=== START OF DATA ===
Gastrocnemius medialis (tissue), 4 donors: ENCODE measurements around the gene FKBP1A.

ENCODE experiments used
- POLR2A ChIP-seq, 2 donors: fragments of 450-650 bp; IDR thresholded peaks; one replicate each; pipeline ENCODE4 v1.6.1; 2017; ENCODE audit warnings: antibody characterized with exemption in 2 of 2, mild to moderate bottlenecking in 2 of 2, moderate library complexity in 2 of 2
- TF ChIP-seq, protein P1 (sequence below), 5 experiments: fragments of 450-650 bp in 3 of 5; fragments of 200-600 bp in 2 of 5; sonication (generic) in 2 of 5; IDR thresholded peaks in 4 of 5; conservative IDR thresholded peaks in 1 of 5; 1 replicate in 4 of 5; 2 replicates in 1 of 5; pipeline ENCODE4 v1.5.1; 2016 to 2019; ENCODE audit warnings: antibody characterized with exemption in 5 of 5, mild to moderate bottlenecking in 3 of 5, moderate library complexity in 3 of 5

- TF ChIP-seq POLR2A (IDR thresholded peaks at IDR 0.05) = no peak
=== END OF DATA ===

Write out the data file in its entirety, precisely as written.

Gastrocnemius medialis (tissue), 4 donors: ENCODE measurements around the gene FKBP1A.

ENCODE experiments used
- POLR2A ChIP-seq, 2 donors: fragments of 450-650 bp; IDR thresholded peaks; one replicate each; pipeline ENCODE4 v1.6.1; 2017; ENCODE audit warnings: antibody characterized with exemption in 2 of 2, mild to moderate bottlenecking in 2 of 2, moderate library complexity in 2 of 2
- TF ChIP-seq, protein P1 (sequence below), 5 experiments: fragments of 450-650 bp in 3 of 5; fragments of 200-600 bp in 2 of 5; sonication (generic) in 2 of 5; IDR thresholded peaks in 4 of 5; conservative IDR thresholded peaks in 1 of 5; 1 replicate in 4 of 5; 2 replicates in 1 of 5; pipeline ENCODE4 v1.5.1; 2016 to 2019; ENCODE audit warnings: antibody characterized with exemption in 5 of 5, mild to moderate bottlenecking in 3 of 5, moderate library complexity in 3 of 5

- TF ChIP-seq POLR2A (IDR thresholded peaks at IDR 0.05) = no peak